by Chuck Kincaid
The Magic Lamb by Chuck Kincaid centers on the experiences of Nat Devane, a magician whose upbringing in a generally religious family seems to influence his adult perspective. Frequently positioning the relative mysteries of performing a magic trick to certain Christian principles whose reality may be difficult to prove, the narrative takes a look at the nuances of human nature within the frame of a sometimes-confusing modern American culture.
As a young man, Devane headed to Florida State “saddled with student loans, shackled by parental doubts, stooped under the atom bomb, and quaking in the certainty of the imminent Second Coming of Jesus Christ.” His childhood acquaintance, Stanley Derusso, on the other hand, seemed to achieve a transformation after attending a “revival,” returning to define himself as a “changed man.”
While Devane questions the veracity of the claim, in the novel’s present, he encounters Derusso again in the form of a television program in which he becomes an example for the statement “Miracles happen.” Now the “business manager” for a ministry, “Brother Stan,” as he is known, expresses a degree of suspicion about Devane’s motive when he pays him a visit.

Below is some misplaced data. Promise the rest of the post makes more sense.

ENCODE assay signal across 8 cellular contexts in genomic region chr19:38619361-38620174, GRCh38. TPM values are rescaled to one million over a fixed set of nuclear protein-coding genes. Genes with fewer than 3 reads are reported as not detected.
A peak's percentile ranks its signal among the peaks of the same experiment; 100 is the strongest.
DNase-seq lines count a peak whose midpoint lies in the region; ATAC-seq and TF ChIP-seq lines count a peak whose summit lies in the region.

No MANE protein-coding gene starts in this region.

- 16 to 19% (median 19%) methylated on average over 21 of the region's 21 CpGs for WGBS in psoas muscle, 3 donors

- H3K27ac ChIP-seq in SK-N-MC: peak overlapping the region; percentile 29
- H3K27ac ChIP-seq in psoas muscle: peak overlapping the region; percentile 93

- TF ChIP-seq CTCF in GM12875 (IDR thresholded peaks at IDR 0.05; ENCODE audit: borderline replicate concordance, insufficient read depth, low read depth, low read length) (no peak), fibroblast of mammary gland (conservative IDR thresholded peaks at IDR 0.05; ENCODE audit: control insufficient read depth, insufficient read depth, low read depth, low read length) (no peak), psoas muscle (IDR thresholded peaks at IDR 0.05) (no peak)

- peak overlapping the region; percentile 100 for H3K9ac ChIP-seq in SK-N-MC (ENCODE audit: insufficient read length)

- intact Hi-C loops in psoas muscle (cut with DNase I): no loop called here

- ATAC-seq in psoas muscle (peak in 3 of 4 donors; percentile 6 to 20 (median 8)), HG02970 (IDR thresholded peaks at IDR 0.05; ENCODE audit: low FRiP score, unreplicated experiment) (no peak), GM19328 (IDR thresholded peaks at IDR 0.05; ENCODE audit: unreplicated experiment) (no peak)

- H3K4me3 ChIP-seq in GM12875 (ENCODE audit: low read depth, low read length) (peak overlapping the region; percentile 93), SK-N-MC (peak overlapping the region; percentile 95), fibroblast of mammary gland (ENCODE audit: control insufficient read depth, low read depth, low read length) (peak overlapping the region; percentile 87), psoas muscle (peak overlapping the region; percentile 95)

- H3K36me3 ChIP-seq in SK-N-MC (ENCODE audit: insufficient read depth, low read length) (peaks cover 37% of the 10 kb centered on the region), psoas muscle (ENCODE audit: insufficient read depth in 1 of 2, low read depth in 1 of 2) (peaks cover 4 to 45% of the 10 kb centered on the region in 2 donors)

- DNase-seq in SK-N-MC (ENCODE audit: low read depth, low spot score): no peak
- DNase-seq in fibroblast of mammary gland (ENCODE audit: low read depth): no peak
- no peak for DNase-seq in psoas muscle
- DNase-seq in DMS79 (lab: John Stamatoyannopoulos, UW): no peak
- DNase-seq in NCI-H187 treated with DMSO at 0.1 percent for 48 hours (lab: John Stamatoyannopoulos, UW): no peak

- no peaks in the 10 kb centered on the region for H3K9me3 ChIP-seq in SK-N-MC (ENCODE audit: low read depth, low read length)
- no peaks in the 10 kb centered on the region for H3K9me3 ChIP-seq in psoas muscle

As a magician, Devane knows a little about trickery and begins to investigate, trying to determine where the line might be drawn between spiritual belief and a possible human tendency toward deception or materialism. He takes an interest in Miss Heddy’s daughter Maggie. As the work progresses, Devane is drawn into the seeming complexities of the ministry and its members as he strives to come to terms with his own understanding of the “truth.” While his past association with Stan leaves Devane rather indifferent to the man’s fate, he worries about “the innocents” who might also be affected if certain details about the ministry’s development were to emerge.
With a title implying more than one level of meaning, The Magic Lamb by Chuck Kincaid ponders issues relating to faith, identity, and mortality based on a particular vision of how each might occur in a society where a person’s ulterior motive often fails to coincide with a profession of morality. Blending elements of romance and suspense, the volume ponders the extent to which an individual might be willing to go in an effort to achieve a notion of success. Overall, the novel is designed to entertain as well as to provoke thought.
(2006, paperback, 368 pages)
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